Mur­ray-Dar­ling Basin scam

The Cobram Courier - - NEWS -

I am one of many who have been putting for­ward com­mu­nity and farmer con­cerns re­gard­ing this in­cred­i­bly deeply-flawed Mur­ray-Dar­ling Basin Plan right from the start.

It has been politi­cised and shock­ingly al­tered all the way through.

We have seen whole ir­ri­ga­tion dis­tricts closed down and com­mu­ni­ties al­tered for­ever.

Now that would not be so bad if these ef­fects were felt in all parts of the Mur­rayDar­ling Basin.

At the mo­ment, the Mur­ray River is run­ning un­sea­son­ably high, Dart­mouth Dam is at 78 per cent, yet some farm­ers who rely on the Mur­ray for ir­ri­ga­tion wa­ter are at zero per cent al­lo­ca­tion.

The Mul­wala canal is be­ing used to di­vert wa­ter around the Barmah choke. But wait, there’s more. The Lower Dar­ling River has been shut down and a pipe­line has been built from Went­worth to Bro­ken Hill and the Mur­ray is be­ing re­lied on yet again.

What hap­pens to all the peo­ple re­liant on the Dar­ling River in its lower reaches? They have been sac­ri­ficed.

A shock­ing amount of wa­ter is be­ing di­verted from the up­per reaches of the Dar­ling and this sim­ply can­not be sus­tained.

Lastly, the lower lakes in South Aus­tralia must be ad­dressed as they take thou­sands of gi­gal­itres each year to keep them ar­ti­fi­cially fresh. Plenty of peo­ple have so­lu­tions yet they are not be­ing lis­tened to.

There is an enor­mous dis­con­nect be­tween ru­ral Aus­tralians and the ma­jor po­lit­i­cal par­ties and that is why in­de­pen­dents are win­ning more and more seats.

We are six years on from the start of this ill-con­ceived plan and it had been bru­talised, bas­tardised and shock­ingly al­tered by nar­row-minded politi­cians and bu­reau­crats.

Things needs to change

Be­fore long politi­cians and their staff — along with many pub­lic ser­vants — who are charged with pol­icy de­ci­sions and im­ple­men­ta­tion, will take their Christ­mas break.

Some might take a bit of ex­tra time this year, with Christ­mas Day and New Year’s Day on a Tues­day, mak­ing it easy to take a cou­ple of flexi days and ex­tend the break.

They will also have their hol­i­day in com­fort, know­ing their job and se­cure income will be wait­ing for their re­turn.

Un­for­tu­nately, the de­ci­sions they make can have a vastly dif­fer­ent im­pact on their fel­low Aus­tralians.

Take those who work for SunRice, in the Riverina, for ex­am­ple. It has an­nounced 100 job losses as it re­struc­tures to cope with one of the low­est sum­mer crops in his­tory.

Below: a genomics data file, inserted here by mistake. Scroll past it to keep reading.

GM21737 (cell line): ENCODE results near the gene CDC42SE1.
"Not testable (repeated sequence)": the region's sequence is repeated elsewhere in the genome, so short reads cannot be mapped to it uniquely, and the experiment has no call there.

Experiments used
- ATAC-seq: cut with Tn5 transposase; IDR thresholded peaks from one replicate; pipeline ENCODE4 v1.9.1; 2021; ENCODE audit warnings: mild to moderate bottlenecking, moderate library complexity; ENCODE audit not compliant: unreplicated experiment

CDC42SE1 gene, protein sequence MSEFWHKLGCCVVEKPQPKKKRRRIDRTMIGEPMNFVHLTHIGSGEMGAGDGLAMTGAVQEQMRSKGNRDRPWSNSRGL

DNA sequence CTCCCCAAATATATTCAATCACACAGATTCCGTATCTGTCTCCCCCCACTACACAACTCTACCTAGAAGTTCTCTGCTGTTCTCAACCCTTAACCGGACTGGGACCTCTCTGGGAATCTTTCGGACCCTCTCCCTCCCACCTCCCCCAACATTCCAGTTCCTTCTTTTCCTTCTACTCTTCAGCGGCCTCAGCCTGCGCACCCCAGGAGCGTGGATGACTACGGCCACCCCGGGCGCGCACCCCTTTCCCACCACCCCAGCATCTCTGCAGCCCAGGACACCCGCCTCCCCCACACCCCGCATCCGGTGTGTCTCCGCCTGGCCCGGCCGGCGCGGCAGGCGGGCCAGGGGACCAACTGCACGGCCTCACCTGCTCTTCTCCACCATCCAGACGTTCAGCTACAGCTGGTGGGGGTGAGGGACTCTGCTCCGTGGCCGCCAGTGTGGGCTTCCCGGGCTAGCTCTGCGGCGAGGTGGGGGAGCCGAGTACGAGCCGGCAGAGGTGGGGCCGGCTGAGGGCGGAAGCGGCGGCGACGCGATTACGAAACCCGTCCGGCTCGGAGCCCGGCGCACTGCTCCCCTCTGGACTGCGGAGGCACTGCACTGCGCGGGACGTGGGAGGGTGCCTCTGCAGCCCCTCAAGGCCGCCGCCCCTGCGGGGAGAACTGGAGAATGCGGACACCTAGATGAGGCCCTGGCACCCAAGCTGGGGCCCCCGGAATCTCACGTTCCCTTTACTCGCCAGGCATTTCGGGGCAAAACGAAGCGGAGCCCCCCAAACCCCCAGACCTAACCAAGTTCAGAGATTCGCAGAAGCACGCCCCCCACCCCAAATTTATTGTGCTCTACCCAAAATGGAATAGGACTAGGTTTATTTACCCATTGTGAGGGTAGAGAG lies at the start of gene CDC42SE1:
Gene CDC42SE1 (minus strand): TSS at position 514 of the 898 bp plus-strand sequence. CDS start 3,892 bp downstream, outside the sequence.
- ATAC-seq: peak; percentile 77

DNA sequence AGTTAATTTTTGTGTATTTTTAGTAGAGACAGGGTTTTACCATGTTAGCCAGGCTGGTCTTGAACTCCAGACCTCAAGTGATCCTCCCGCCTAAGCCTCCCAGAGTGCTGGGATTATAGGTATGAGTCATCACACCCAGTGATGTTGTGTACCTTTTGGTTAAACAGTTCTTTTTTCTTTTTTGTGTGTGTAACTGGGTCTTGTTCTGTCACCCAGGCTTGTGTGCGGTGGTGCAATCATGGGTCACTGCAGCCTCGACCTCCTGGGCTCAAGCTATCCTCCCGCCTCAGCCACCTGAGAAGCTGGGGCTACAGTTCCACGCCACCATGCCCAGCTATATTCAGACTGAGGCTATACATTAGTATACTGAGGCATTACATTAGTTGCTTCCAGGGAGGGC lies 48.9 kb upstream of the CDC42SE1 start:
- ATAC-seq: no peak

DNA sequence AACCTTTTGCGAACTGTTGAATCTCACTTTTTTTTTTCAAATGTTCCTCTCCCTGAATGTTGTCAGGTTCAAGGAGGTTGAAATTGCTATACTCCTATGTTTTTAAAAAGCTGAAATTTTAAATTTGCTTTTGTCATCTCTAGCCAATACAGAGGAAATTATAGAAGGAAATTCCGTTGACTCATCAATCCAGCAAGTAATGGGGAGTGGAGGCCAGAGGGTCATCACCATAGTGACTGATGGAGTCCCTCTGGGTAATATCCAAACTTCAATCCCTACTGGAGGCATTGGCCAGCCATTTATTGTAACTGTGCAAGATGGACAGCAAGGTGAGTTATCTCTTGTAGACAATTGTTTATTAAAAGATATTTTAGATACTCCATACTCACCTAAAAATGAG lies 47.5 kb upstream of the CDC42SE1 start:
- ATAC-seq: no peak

Mean­while, in other parts of south­ern NSW and north­ern Vic­to­ria, dairy farm­ers are culling herds and walk­ing off farms.

This is all happening be­cause our de­ci­sion­mak­ers in­sist no al­lo­ca­tion of wa­ter should be given to south­ern NSW food and fi­bre pro­duc­ers, while those in Vic­to­ria are faced with ex­or­bi­tant wa­ter prices.

At the same time, the Mur­ray and Mur­rumbidgee rivers are run­ning high — the Mur­ray above ca­pac­ity, forc­ing des­per­ate farm­ers to watch nearby forests flood, while their nearby pad­docks turn to dust.

In fact, roughly 200 000 Ml, 40 per cent of Syd­ney Har­bour, has un­in­ten­tion­ally spilled into the forests be­cause the river is not be­ing op­er­ated ef­fi­ciently.

Due to out­dated rules which haven’t been up­dated de­spite sig­nif­i­cant changes in re­cent years to wa­ter de­liv­ery, these river losses come out of the food-pro­duc­ing bucket.

That’s food that could be grown to sup­port all Aus­tralians, re­gard­less of where you live.

This is dev­as­tat­ing for farm­ers who want grow the pro­duce needed by our na­tion and the rest of the world.

As a con­se­quence we are now deal­ing with a whole range of as­so­ci­ated is­sues, in­clud­ing in­creased men­tal health, se­vere fi­nan­cial stress and, in some cases, bank­ruptcy.

This is all be­ing caused be­cause the politi­cians and bu­reau­crats in charge of wa­ter pol­icy de­vel­op­ment and im­ple­men­ta­tion are re­fus­ing to lis­ten to those who live and breathe their lo­cal en­vi­ron­ment, nor will they ‘come to the ta­ble’ and work on ef­fec­tive so­lu­tions that en­sure there is plenty of wa­ter for the en­vi­ron­ment, food pro­duc­tion and South Aus­tralia.

Even in times of drought we can all sur­vive if we get the bal­ance right; at present it’s not.

I call on the Wa­ter Min­is­ter David Lit­tleproud, a coun­try guy from Chin­chilla, who I am sure knows the dev­as­ta­tion caused by the loss of 100 jobs in a small town, to step up and pro­vide some pro­tec­tion to our ru­ral com­mu­ni­ties.

It can be as sim­ple as de­mand­ing his staff — be­fore they go on hol­i­days — work on rule changes to re­turn the wasted 200 000 Ml to farm pro­duc­tion.

We’re a long way from Chin­cilla, but we feel the pain of un­nec­es­sary lost jobs in the same way.

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